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Suppose I have the following user/item sets where items could also be replicates for each user (like user1)

{ "u1", "item" : [ "a", "a", "c","h" ] }
{ "u2", "item" : [ "b", "a", "f" ] }
{ "u3", "item" : [ "a", "a", "f" ] }

I want to find a map-reduce algorithm that will calculate the number of common items between each pair of users some like that

{ "u1_u2", "common_items" : 1 }
{ "u1_u3", "common_items" : 2  }
{ "u2_u3", "common_items" : 2 }

It basically finds the intersections of itemsets for each pair and considers replicates as new items. I am new to mapreduce, how can I do a map-reduce for this?

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up vote 2 down vote accepted

With these sorts of problems, you need to appreciate that some algorithms will scale better than others, and performance of any one algorithm will depend on the 'shape' and size of your data.

Comparing the item sets for every user to every other user might be appropriate for small domain datasets (say 1000's or users, maybe even 10,000's, with a similar number of items), but is an 'n squared' problem (or an order of thereabouts, my Big O is rusty to say the least!):

Users Comparisons
----- -----------
  2       1
  3       3
  4       6
  5       10
  6       15
  n   (n^2 - n)/2

So a user domain of 100,000 would yield 4,999,950,000 set comparisons.

Another approach to this problem, would be to inverse the relationship, so run a Map Reduce job to generate a map of items to users:

'a' : [ 'u1', 'u2', 'u3' ],
'b' : [ 'u2' ],
'c' : [ 'u1' ],
'f' : [ 'u2', 'u3' ],
'h' : [ 'u1' ],

From there you can iterate the users for each item and output user pairs (with a count of one):

'a' would produce: [ 'u1_u2' : 1, 'u1_u3' : 1, 'u2_u3' : 1 ]
'f' would produce: [ 'u2_u3' : 1 ]

Then finally produce the sum for each user pairing:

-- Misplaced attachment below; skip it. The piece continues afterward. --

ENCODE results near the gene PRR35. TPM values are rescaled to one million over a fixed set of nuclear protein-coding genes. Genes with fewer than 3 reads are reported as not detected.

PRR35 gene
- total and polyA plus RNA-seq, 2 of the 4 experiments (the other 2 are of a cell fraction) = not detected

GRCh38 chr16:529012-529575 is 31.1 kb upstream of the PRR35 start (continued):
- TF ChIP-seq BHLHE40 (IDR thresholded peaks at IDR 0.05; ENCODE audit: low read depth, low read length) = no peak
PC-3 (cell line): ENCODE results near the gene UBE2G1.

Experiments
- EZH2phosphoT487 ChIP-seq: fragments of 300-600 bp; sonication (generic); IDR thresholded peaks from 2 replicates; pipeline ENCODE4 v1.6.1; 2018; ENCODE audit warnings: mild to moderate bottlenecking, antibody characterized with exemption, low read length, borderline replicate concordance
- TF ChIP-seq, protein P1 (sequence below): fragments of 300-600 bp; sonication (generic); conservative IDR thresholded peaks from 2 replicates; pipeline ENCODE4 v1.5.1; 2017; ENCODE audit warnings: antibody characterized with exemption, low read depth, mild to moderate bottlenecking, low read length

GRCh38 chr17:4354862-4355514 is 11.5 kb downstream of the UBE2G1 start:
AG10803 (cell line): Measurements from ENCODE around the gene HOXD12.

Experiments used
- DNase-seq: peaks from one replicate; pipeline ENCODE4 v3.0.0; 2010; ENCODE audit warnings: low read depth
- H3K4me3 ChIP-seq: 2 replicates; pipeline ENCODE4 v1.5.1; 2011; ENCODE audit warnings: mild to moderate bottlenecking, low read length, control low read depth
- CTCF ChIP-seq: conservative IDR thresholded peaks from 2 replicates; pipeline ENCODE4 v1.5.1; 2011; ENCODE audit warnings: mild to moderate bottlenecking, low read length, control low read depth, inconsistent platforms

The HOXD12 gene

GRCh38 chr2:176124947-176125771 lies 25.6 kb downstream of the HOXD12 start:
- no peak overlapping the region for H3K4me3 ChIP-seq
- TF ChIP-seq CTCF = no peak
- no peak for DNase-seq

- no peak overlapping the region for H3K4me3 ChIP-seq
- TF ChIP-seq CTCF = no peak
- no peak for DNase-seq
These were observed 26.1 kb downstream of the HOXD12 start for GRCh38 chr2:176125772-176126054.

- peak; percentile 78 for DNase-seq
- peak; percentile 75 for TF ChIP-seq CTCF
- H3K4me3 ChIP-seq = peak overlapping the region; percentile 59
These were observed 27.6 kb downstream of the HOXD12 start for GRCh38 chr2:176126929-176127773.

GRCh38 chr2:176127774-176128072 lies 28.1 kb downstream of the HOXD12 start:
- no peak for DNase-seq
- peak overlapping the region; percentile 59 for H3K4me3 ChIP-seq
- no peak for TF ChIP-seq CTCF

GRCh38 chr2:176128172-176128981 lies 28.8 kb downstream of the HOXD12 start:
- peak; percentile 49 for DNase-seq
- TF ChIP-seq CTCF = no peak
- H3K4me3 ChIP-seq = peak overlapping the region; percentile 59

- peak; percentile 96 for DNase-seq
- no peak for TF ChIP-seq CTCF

[ 'u1_u2' : 1, 'u1_u3' : 1, 'u2_u3' : 2 ]

This doesn't produce the behavior you are interested (the double a's in both u1 and u3 item sets), but details an initial implementation.

If you know your domain set typically has users which do not have items in common, a small number of items per user, or an item domain which has a large number of distinct values, then this algorithm will be more efficient (previously you were comparing every user to another, with a low probability of intersection between the two sets). I'm sure a mathematician could prove this for you, but that i am not!

This also has the same potential scaling problem as before - in that if you have an item that all 100,000 users all have in common, you still need to generate the 4 billion user pairs. This is why it is important to understand your data, before blindly applying an algorithm to it.

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Does this work for you?

from itertools import combinations

user_sets = [
    { 'u1': [ 'a', 'a', 'c', 'h' ] },
    { 'u2': [ 'b', 'a', 'f' ] },
    { 'u3': [ 'a', 'a', 'f' ] },

def compare_sets(set1, set2):
    sum = 0
    for n, item in enumerate(set1):
        if item in set2:
            sum += 1
            del set2[set2.index(item)]
    return sum

for set in combinations(user_sets, 2): 
    comp1, comp2 = set[0], set[1]
    print 'Common items bwteen %s and %s: %s' % (
        comp1.keys()[0], comp2.keys()[0], 
        compare_sets(comp1.values()[0], comp2.values()[0])

Here's the output:

Common items bwteen u1 and u2: 1
Common items bwteen u1 and u3: 2
Common items bwteen u2 and u3: 1
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Thanks but this is not map-reduce. It is a routine to calculate the number of common elements between two sets. I am looking for a map-reduce approach to this problem – user1848018 Dec 17 '12 at 23:50
Sorry, i've never heard of map-reduce before. – yentup Dec 18 '12 at 0:04

You want a step that emits all of the things the user has, like:

{ 'a': "u1" }
{ 'a': "u1" }
{ 'c': "u1" }
{ 'h': "u1" }
{ 'b': "u2" }
{ 'a': "u2" }
{ 'f': "u2" }
{ 'a': "u1" }
{ 'a': "u3" }
{ 'f': "u3" }

Then reduce them by key like:

{ 'a': ["u1", "u1", "u2", "u3"] }
{ 'b': ["u2"] }
{ 'c': ["u1"] }
{ 'f': ["u2", "u3"] }
{ 'h': ["u1"] }

And in that reducer emit the permutations of each user in each value, like:

{ 'u1_u2': 'a' }
{ 'u2_u3': 'a' }
{ 'u1_u3': 'a' }
{ 'u2_u3': 'f' }

Note that you'll want to make sure that in a key like k1_k2 that k1 < k2 so that they match up in any further mapreduce steps.

Then if if you need them all grouped like your example, another mapreduce phase to combine them by key and they'll end up like:

{ 'u1_u2': ['a'] }
{ 'u1_u3': ['a'] }
{ 'u2_u3': ['a', 'f'] }
{ 'u2_u3': ['f'] }
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